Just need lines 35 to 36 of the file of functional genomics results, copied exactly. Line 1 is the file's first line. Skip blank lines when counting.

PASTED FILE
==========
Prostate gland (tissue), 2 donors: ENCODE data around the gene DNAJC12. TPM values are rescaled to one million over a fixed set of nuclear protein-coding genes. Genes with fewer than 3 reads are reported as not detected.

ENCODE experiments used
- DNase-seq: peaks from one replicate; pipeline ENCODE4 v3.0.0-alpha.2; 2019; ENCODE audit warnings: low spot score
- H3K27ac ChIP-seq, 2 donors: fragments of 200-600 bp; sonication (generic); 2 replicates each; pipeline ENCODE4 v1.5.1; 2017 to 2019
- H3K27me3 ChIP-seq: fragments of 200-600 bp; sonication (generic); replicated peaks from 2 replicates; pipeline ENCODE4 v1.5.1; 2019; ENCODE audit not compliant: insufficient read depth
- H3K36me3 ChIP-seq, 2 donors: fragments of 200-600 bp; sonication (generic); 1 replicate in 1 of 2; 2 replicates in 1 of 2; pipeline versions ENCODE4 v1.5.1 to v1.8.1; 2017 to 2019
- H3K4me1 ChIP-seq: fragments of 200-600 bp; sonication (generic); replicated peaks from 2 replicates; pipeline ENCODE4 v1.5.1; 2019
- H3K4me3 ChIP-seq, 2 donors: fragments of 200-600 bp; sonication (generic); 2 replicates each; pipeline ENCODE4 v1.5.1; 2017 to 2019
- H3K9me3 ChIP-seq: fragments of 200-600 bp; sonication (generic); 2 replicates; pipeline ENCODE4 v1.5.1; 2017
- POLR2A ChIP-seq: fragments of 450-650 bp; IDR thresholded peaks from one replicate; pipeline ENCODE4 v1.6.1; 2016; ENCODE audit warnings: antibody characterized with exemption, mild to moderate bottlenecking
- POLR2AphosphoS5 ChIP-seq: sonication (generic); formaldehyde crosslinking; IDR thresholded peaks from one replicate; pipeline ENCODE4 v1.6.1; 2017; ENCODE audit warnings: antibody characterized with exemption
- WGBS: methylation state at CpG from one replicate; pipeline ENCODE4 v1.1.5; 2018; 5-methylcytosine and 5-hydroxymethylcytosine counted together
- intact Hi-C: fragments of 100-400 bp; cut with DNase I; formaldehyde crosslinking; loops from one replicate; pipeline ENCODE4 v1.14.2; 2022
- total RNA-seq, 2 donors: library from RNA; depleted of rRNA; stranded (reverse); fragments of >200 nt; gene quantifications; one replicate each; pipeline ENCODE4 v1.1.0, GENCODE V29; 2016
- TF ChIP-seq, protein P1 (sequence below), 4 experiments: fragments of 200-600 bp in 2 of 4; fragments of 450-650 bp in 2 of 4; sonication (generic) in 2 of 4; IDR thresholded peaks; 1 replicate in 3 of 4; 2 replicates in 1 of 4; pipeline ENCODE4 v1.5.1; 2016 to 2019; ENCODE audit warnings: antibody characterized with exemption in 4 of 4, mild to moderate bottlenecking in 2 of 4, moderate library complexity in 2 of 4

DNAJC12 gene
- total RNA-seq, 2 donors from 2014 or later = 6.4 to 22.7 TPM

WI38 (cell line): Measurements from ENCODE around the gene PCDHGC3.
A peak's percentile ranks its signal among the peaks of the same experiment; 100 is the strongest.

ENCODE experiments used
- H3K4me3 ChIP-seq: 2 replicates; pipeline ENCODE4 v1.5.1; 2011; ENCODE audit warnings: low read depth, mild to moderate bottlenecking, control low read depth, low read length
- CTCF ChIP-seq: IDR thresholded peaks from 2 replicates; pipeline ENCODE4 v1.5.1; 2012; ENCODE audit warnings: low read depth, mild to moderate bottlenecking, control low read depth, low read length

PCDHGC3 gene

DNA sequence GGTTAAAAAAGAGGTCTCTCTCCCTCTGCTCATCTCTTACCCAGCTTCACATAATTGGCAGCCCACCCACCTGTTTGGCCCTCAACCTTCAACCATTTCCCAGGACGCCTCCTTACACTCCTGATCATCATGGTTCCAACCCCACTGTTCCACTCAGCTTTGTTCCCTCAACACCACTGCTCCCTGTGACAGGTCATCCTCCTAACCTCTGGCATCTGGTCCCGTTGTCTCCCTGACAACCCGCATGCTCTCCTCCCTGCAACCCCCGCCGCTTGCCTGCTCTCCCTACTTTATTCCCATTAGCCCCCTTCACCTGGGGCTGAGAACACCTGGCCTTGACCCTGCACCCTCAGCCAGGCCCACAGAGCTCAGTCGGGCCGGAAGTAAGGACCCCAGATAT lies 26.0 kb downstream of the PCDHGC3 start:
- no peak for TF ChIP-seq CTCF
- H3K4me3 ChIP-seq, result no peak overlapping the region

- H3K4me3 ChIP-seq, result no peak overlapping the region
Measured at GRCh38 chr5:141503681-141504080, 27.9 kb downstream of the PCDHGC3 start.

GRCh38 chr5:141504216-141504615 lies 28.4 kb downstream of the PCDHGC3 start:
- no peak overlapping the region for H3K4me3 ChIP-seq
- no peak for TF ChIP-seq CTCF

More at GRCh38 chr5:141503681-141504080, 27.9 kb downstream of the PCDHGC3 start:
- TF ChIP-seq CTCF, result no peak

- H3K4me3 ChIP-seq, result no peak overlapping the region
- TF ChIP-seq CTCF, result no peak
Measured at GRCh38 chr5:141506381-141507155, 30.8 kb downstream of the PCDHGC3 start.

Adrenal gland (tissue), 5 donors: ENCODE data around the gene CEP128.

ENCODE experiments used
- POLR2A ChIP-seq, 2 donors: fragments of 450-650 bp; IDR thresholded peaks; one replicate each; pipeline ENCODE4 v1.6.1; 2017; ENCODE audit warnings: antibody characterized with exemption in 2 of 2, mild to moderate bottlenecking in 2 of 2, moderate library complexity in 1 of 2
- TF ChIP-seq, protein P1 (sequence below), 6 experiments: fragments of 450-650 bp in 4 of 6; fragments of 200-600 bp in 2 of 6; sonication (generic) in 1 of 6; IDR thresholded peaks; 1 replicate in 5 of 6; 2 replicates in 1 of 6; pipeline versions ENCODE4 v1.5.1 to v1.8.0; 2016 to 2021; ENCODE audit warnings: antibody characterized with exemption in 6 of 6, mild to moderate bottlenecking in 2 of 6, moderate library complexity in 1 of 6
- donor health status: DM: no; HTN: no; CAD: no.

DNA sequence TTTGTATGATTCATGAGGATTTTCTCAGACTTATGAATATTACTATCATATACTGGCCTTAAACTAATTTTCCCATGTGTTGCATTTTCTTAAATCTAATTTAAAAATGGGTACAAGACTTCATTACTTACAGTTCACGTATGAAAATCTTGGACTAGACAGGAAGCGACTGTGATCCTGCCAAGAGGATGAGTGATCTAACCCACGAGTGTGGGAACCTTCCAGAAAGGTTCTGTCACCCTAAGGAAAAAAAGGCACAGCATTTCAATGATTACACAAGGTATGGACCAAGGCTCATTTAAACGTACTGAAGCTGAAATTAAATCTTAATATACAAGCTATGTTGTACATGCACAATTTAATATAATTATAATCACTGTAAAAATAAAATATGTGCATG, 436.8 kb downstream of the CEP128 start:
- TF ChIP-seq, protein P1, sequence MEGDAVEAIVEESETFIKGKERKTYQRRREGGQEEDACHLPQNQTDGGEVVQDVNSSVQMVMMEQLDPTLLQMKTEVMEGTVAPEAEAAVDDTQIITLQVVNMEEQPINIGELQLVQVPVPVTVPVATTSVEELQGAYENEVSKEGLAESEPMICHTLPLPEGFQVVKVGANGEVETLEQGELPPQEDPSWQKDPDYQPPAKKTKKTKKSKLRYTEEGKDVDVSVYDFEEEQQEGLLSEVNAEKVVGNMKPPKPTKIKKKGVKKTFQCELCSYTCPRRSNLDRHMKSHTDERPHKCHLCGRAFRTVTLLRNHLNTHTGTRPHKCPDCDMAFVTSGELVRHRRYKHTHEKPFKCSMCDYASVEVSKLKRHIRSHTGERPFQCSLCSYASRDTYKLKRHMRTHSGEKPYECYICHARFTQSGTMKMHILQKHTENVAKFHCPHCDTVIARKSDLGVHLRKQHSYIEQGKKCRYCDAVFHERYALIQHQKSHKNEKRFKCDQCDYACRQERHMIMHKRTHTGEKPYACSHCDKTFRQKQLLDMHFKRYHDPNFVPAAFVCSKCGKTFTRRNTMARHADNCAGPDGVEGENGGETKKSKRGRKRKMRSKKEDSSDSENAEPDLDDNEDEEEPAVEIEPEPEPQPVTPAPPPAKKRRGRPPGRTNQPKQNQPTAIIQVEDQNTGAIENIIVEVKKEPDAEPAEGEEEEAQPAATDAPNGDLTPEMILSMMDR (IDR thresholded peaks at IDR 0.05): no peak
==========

- TF ChIP-seq CTCF, result no peak
Measured at GRCh38 chr5:141506381-141507155, 30.8 kb downstream of the PCDHGC3 start.